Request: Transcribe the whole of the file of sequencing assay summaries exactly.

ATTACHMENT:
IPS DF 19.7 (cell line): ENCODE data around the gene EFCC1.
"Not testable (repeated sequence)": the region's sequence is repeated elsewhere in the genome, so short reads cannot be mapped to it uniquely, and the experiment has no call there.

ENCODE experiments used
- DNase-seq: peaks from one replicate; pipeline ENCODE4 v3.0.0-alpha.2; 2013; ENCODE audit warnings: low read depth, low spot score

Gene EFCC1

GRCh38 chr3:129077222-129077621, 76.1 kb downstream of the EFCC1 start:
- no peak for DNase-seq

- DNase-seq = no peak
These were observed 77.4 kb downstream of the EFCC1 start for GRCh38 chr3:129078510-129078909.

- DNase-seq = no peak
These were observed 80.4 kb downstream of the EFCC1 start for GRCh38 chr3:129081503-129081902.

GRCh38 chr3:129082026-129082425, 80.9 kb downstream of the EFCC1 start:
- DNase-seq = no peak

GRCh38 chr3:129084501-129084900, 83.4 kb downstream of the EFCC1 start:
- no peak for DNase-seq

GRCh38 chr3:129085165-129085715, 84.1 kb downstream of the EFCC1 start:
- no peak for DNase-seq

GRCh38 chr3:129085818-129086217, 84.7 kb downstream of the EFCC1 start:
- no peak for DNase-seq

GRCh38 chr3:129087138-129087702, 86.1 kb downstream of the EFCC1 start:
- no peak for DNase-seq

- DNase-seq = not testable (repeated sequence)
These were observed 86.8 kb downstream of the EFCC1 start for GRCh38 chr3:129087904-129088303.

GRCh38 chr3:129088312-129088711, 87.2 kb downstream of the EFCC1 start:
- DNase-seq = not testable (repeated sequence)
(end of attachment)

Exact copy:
IPS DF 19.7 (cell line): ENCODE data around the gene EFCC1.
"Not testable (repeated sequence)": the region's sequence is repeated elsewhere in the genome, so short reads cannot be mapped to it uniquely, and the experiment has no call there.

ENCODE experiments used
- DNase-seq: peaks from one replicate; pipeline ENCODE4 v3.0.0-alpha.2; 2013; ENCODE audit warnings: low read depth, low spot score

Gene EFCC1

GRCh38 chr3:129077222-129077621, 76.1 kb downstream of the EFCC1 start:
- no peak for DNase-seq

- DNase-seq = no peak
These were observed 77.4 kb downstream of the EFCC1 start for GRCh38 chr3:129078510-129078909.

- DNase-seq = no peak
These were observed 80.4 kb downstream of the EFCC1 start for GRCh38 chr3:129081503-129081902.

GRCh38 chr3:129082026-129082425, 80.9 kb downstream of the EFCC1 start:
- DNase-seq = no peak

GRCh38 chr3:129084501-129084900, 83.4 kb downstream of the EFCC1 start:
- no peak for DNase-seq

GRCh38 chr3:129085165-129085715, 84.1 kb downstream of the EFCC1 start:
- no peak for DNase-seq

GRCh38 chr3:129085818-129086217, 84.7 kb downstream of the EFCC1 start:
- no peak for DNase-seq

GRCh38 chr3:129087138-129087702, 86.1 kb downstream of the EFCC1 start:
- no peak for DNase-seq

- DNase-seq = not testable (repeated sequence)
These were observed 86.8 kb downstream of the EFCC1 start for GRCh38 chr3:129087904-129088303.

GRCh38 chr3:129088312-129088711, 87.2 kb downstream of the EFCC1 start:
- DNase-seq = not testable (repeated sequence)